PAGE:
Saturday, March 28, 2015

Three Little Words

(A white unicorn with a rainbow shooting out it's mouth stands before the slogan: It Gets ... Different)
I had the kind of typical high school experience of those picked last for the team. I remember those days vividly, if not often. I knew, then, that though I envied some of the other boys and girls in my glass, that though I wished I could be them, there wasn't anyone wanting to, wishing to be me. I was the 'thank god I'm not him' kind of kid who got through school only to discover that though it may not get better ...

it gets different.

Attending the University of Victoria, I discovered several things. One of which I was worthy of friendship, even love. Joe and I, who met in high school, were there together and together we navigated the quiet, secret, hidden, fearful, lives of gay teens before the revolution. We both knew that no one knew, and we both understood that, though we had no desire for being different, suffered from no temptations for therapy, the pressures to be something else were enormous. The message that we were different and deviant weren't, shall we say, subtle. The message 'anything but gay' - it was, and still is in some places, more acceptable to be a murderer than it is to be a boy kissing a boy. We were under no illusions, no one would willingly switch places with us - something that we would have refused nonetheless.

I get differenter.

The advent of the wheelchair made it clear that I was now an other other and that no one, no one, understood that I was just rolling instead of walking. "I'd rather be dead than disabled." Right.


Last night.

I was sitting in my front room chair. The one without wheels. When I heard Sadie climb into my desk wheelchair and begin to push herself around. When her mom asked her what she was doing she said, "I'm being Dave." She continued to play on the chair for several minutes, not crashing into a single thing, and then she hopped off the chair to become Sadie again.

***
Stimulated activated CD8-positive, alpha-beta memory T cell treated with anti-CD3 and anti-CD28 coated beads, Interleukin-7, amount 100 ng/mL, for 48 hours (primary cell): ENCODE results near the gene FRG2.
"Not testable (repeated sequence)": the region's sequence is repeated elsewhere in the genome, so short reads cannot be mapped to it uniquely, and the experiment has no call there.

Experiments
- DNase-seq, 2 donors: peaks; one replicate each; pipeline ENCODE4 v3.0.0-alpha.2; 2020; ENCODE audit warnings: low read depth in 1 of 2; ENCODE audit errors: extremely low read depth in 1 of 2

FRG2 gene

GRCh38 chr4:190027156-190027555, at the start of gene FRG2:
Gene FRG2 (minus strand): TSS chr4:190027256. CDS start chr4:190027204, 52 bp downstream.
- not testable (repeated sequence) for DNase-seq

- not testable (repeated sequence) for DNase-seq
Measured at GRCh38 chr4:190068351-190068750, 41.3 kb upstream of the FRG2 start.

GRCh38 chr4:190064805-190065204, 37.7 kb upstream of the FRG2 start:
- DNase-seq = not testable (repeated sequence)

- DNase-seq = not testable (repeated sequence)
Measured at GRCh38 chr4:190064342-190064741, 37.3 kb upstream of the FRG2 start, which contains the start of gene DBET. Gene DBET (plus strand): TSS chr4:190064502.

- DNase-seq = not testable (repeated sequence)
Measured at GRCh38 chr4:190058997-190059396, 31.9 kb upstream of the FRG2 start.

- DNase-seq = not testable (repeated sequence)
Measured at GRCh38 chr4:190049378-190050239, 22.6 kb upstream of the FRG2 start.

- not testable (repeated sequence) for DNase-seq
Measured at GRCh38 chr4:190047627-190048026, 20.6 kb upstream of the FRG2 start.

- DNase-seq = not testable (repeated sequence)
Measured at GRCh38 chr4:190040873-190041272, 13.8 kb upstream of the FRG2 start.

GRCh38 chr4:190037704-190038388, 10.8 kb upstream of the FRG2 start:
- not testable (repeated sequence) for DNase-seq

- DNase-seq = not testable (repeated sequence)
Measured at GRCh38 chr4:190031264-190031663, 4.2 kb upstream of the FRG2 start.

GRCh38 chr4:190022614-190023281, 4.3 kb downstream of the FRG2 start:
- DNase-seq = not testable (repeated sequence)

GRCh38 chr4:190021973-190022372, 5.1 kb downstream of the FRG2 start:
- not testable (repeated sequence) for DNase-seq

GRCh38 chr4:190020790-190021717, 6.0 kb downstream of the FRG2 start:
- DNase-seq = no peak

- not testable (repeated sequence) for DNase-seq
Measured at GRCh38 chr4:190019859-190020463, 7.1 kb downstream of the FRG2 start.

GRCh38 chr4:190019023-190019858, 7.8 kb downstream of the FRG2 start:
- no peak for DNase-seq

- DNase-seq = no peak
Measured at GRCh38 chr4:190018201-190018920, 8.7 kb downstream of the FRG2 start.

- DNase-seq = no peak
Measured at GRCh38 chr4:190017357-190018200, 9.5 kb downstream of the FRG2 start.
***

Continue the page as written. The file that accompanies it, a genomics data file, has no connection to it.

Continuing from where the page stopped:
I was in my chair thinking about all those times in school feeling alone. All those times at university hiding. All that time adapting to life on wheels. All that time I never imagined that anyone would ever willingly step into my place. That anyone would ever pretend to be me for fun.

But I guess that's because Sadie is a little girl who has learned that big men in wheelchairs who live with a man named Joe - isn't such a bad thing to be.

Isn't such a bad thing to be.

"I'm being Dave." Three little words that smash through years and years of history.

A picture may be worth a thousand words, but only three little words can smash the picture of the past.

I'm. Being. Dave.

It. Got. Better.


It. Got. Different.


Anonymous said...

I think it means she thinks being Dave in a wheelchair is cool.

I hope she never loses that, because the important part is that 'being Dave is cool.'

Keep being Dave. Be even MORE Dave.
Blessings on Dave.


Scarborough Kindness Project said...

I really enjoyed this story. For what it's worth, I think there are many people trying to be more like you. I have WWDD (What Would Dave Do?) moments quite often. The other day, I offered help that wasn't wanted (holding a door open), and I still feel badly about it. I'll keep trying though!

Colleen said...

What grace these children bring!

Anonymous said...

This. Is. Awesome.

clairesmum said...

that's quite an honor. Sadie is a treasure, and so is Dave. (you too, Joe!)

Antonia Lederhos Chandler said...

I'm being Dave. I love it.

Anonymous said...

This is awesome. Amazing, how three little words can "smash through years of history."

Great post!

Liz McL.

Anonymous said...

This brings a smile to my day. Thank you.


Belinda said...

"Being Dave" to me would mean being brave; brilliant; perceptive; generous; humourous; counter-intuitive. All of these things I would love to be in greater measure.

Anonymous said...


reminds me of three lines from a poem by Mary Oliver:

"first love yourself,
then forget it -
then: love the world..."

:-) Julia

Anonymous said...

Although I don't know you beyond these writings, I have a sense of who you are, and Sadie knows, as I do, that you are a very special guy. :) Keep on being you, Dave! Being Dave is a good thing!

Anonymous said...

Oh, that's awesome!

Thanks for sharing this lovely story. :)